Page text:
eighty cures out of one hundred and forty cases (Medical Times, i., 1861).
The same dose was used by Dr. Broderick, but not without sickness
(British and Foreign Review, 1866). These observers found, as did
Fowler, Rayer, and others, that much better results in curing ague were
obtained with large doses, as of 30 to 40 drops, than with ordinary, full,
or unusual doses up to 20 drops; but Sistach and others observed that as
soon as the fever ceased, the system ceased to " tolerate " such quantities,
and there is always a possibility of the remedy doing harm. Quite re-
cently has been recorded the case of a physician, aged fifty, who took 12
drops of Fowler's solution twice daily for about three months with ap-
parent benefit to the intermittent, but he got diminished secretion of
urine, colic, tenesmus, weak heart, etc., and died rather suddenly with
vomiting and syncope; his attendant (in South America) traced his symp-
toms to arsenic, and Dr. A. S. Taylor concurs. It must be said, however,
that an ordinary cerebral attack i.e., independent of arsenic is not ex-
cluded by the history given (Medical Record, February, 1879).

We cannot doubt that arsenic, suitably administered, is an effective
remedy for ague, but on comparing it with quinine, and allowing for a
percentage of spontaneous recoveries from mild attacks, we conclude
that the latter remedy is still to be preferred for severe and acute cases,
and in "pernicious" or "malignant" forms; also it acts better usually
in tertian ague. When, however, it has failed to cure such cases even
in excessive or long-continued doses, or when the malady is of moderate
severity, subacute or chronic, especially of quartan type and accompanied
with marked oedema and prostration, then arsenic is specially indicated.
The element 'of risk may be much lessened by careful attention to the
urine and the general symptoms.

Splenic or hepatic hypertrophy may be another indication for it, as
Boudin suggested. It is good in malarious cachexia (when quinine often


renders but little service), also when jaundice is present; further it has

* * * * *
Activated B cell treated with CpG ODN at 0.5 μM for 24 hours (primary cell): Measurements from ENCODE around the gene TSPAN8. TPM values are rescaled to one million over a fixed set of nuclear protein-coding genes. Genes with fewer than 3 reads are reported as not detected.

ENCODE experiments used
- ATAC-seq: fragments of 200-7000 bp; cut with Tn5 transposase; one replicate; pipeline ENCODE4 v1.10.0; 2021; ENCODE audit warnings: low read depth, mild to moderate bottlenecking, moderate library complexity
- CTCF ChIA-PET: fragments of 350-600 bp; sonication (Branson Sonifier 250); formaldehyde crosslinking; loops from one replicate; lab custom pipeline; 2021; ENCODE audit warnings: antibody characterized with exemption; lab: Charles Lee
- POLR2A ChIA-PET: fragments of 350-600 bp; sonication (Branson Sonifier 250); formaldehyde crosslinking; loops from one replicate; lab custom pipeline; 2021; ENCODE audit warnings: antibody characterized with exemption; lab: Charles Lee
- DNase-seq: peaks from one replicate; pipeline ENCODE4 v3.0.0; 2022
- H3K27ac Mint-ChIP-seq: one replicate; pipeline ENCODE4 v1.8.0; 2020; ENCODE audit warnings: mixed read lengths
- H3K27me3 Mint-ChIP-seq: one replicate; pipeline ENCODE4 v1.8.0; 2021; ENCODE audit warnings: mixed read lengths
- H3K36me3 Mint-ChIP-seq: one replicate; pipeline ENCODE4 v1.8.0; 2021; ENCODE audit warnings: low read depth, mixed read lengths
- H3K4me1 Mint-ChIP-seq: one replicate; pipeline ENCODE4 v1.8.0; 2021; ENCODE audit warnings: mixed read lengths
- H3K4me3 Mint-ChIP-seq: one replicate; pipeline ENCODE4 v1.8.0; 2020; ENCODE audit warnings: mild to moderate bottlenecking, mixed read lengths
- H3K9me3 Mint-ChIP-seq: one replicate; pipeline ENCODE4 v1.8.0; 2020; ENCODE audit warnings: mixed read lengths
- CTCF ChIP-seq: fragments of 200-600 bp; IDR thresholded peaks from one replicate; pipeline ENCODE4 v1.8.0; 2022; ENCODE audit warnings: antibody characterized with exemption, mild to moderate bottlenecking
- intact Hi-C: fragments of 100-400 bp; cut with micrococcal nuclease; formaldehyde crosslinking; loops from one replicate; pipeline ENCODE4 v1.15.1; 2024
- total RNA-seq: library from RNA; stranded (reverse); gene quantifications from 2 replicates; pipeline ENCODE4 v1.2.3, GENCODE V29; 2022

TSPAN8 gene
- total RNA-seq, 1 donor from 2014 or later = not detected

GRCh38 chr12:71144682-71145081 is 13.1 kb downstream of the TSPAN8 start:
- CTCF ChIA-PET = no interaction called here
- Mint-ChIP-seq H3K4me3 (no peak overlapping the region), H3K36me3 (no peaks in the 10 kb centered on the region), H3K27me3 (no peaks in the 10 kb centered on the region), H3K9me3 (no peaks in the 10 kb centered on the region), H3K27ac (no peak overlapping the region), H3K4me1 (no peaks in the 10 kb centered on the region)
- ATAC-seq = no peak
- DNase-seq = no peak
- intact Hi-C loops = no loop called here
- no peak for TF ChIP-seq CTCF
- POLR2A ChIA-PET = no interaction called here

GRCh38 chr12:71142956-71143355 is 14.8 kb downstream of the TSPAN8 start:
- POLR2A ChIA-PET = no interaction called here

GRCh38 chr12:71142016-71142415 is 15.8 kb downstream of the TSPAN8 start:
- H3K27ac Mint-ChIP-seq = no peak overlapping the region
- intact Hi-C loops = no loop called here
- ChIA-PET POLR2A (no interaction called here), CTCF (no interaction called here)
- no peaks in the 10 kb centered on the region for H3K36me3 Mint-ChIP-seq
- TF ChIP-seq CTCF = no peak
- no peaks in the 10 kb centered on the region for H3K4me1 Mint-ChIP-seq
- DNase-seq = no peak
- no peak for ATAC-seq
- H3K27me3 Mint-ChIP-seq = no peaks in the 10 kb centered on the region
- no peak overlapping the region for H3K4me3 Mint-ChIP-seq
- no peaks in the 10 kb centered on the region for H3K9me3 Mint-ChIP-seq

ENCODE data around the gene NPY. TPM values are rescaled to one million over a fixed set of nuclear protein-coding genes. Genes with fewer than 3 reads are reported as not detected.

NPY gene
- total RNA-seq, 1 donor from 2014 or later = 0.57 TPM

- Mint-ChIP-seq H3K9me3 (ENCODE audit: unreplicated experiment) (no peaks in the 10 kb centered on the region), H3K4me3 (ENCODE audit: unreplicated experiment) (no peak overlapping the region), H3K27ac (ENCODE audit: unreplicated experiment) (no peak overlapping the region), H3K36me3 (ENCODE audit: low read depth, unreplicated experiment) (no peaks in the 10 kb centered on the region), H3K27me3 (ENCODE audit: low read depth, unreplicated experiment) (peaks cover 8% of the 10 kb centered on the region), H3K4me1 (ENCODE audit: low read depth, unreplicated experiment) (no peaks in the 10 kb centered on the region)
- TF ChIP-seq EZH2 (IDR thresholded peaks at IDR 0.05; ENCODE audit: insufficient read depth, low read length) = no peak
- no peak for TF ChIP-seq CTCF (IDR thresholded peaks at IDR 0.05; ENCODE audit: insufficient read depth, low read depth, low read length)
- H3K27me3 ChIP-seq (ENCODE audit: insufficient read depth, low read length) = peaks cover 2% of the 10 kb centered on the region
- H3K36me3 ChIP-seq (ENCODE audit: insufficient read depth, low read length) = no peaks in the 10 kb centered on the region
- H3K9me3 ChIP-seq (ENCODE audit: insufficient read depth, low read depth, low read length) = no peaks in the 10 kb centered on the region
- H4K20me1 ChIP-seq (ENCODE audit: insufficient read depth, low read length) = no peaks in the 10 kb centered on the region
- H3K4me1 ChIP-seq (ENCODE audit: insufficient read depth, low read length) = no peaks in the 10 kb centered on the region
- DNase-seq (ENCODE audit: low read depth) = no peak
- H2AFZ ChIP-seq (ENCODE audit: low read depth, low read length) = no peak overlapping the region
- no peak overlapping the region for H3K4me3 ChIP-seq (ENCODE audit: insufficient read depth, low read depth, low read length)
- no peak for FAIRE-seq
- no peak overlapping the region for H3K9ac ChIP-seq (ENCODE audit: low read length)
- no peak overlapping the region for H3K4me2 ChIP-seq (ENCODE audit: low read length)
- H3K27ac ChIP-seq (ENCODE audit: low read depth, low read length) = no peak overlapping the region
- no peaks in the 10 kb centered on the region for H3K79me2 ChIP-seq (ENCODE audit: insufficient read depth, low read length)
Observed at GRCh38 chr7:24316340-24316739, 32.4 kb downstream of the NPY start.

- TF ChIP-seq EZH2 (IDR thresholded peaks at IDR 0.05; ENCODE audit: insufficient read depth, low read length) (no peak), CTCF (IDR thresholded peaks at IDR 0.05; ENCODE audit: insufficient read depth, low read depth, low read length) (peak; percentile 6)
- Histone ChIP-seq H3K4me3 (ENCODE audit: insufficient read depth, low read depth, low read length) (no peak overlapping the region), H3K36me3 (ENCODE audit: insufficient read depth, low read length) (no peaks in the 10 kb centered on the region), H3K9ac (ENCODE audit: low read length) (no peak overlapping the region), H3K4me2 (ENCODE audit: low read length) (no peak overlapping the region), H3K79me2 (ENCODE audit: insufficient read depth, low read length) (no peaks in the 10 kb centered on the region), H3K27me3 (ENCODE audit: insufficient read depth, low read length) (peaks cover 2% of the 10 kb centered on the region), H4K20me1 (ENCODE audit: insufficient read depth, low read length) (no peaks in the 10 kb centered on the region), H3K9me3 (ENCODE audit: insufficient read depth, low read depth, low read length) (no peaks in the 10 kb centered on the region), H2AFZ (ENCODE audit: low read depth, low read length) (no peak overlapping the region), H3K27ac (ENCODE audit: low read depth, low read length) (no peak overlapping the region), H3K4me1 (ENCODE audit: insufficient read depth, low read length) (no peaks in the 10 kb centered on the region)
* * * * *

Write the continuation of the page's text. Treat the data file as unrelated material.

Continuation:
some prophylactic power, and assists in preventing relapse.

I have records of nineteen cases of severe chronic ague of the quartan
type, all successfully treated by arsenic. Most of the patients were
Americans who had taken quinine very largely, being in the habit of car-
rying it in their pockets and taking from 5 to 20 gr. whenever they fan-
cied an attack was impending. Many of them had clean, red, irritable
tongues, and were suffering from oedema or anaemia; in most of them the
spleen was enlarged, and in some the liver. I prescribed the liquor ar-
senicalis in 5 to 10-min. doses thrice daily, and the result of this treat-
ment was uniformly good. Both quinine and arsenic have been credited
with an " anti-zymotic " power of destroying malarial germs in the blood.
As regards the prevention of relapse, Hirtz, judging from 120 cases,
found quinine and arsenic nearly equal; probably the best results may be
obtained by a judicious combination of them both, full doses of the former
being given to ward off an impending paroxysm, and arsenic in the in-
tervals: this mode of treatment I have frequently adopted with success.
Prof. Gubler uses arsenic in ague as a -sedative, and " indirect reconstitu-
ent," and connects its anti-relapse efficacy with its permanent deposition
in the tissues.

Phthisis. For the employment of arsenic in chest diseases we may
go back as far as Dioscorides, who states that " sandarach " (probably the
sulphuret) " is given to patients suffering with lung-suppuration, and
mixed with resin is inhaled in vapor for obstinate cough." Dr. Bed-
does used it early in this century, and recently the value of the drug in
certain stages of tubercular phthisis has attracted renewed attention.
Herard and Moutard-Martin have especially recorded good results from
it in relieving the lung-congestion and the general pyrexia of early

Online LibraryCharles D. F. (Charles Douglas Fergusson) PhillipsMateria medica and therapeutics, inorganic substances; (Volume 2) → online text (page 6 of 40)